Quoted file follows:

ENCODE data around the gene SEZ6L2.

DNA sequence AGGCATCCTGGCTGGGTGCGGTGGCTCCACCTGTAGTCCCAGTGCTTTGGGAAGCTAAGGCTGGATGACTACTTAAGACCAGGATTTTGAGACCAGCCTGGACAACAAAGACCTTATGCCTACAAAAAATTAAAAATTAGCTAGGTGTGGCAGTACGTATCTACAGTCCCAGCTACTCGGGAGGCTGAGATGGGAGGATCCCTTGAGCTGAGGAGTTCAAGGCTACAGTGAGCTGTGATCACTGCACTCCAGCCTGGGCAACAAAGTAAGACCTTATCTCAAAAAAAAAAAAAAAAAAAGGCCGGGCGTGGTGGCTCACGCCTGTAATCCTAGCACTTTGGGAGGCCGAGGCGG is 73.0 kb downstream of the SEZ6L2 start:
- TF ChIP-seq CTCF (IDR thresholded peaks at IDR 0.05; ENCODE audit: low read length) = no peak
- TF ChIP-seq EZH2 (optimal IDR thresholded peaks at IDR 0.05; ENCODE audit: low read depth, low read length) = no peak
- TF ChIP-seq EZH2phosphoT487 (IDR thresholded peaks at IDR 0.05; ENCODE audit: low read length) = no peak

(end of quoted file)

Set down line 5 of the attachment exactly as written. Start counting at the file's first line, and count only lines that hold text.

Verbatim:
- TF ChIP-seq EZH2phosphoT487 (IDR thresholded peaks at IDR 0.05; ENCODE audit: low read length) = no peak